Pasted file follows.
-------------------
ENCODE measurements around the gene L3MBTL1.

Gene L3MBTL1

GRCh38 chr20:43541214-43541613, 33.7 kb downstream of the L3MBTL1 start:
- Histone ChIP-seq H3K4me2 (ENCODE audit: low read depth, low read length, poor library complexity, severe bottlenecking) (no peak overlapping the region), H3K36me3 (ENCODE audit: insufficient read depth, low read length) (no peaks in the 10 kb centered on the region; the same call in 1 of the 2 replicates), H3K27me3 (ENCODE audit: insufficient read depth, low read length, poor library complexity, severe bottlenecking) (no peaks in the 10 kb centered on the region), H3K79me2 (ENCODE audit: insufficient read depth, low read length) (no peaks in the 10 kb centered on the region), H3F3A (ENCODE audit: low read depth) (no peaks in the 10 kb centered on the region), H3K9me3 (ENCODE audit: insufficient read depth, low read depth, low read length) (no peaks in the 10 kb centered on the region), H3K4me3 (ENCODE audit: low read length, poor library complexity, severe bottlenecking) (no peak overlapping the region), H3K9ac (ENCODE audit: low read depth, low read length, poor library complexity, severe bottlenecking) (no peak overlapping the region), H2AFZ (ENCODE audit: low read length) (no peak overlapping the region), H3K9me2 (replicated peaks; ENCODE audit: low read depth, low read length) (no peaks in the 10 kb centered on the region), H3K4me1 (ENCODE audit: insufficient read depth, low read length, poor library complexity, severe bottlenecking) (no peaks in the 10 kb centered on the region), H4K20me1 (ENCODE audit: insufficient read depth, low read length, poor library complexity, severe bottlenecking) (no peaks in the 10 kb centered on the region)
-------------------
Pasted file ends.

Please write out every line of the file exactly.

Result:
ENCODE measurements around the gene L3MBTL1.

Gene L3MBTL1

GRCh38 chr20:43541214-43541613, 33.7 kb downstream of the L3MBTL1 start:
- Histone ChIP-seq H3K4me2 (ENCODE audit: low read depth, low read length, poor library complexity, severe bottlenecking) (no peak overlapping the region), H3K36me3 (ENCODE audit: insufficient read depth, low read length) (no peaks in the 10 kb centered on the region; the same call in 1 of the 2 replicates), H3K27me3 (ENCODE audit: insufficient read depth, low read length, poor library complexity, severe bottlenecking) (no peaks in the 10 kb centered on the region), H3K79me2 (ENCODE audit: insufficient read depth, low read length) (no peaks in the 10 kb centered on the region), H3F3A (ENCODE audit: low read depth) (no peaks in the 10 kb centered on the region), H3K9me3 (ENCODE audit: insufficient read depth, low read depth, low read length) (no peaks in the 10 kb centered on the region), H3K4me3 (ENCODE audit: low read length, poor library complexity, severe bottlenecking) (no peak overlapping the region), H3K9ac (ENCODE audit: low read depth, low read length, poor library complexity, severe bottlenecking) (no peak overlapping the region), H2AFZ (ENCODE audit: low read length) (no peak overlapping the region), H3K9me2 (replicated peaks; ENCODE audit: low read depth, low read length) (no peaks in the 10 kb centered on the region), H3K4me1 (ENCODE audit: insufficient read depth, low read length, poor library complexity, severe bottlenecking) (no peaks in the 10 kb centered on the region), H4K20me1 (ENCODE audit: insufficient read depth, low read length, poor library complexity, severe bottlenecking) (no peaks in the 10 kb centered on the region)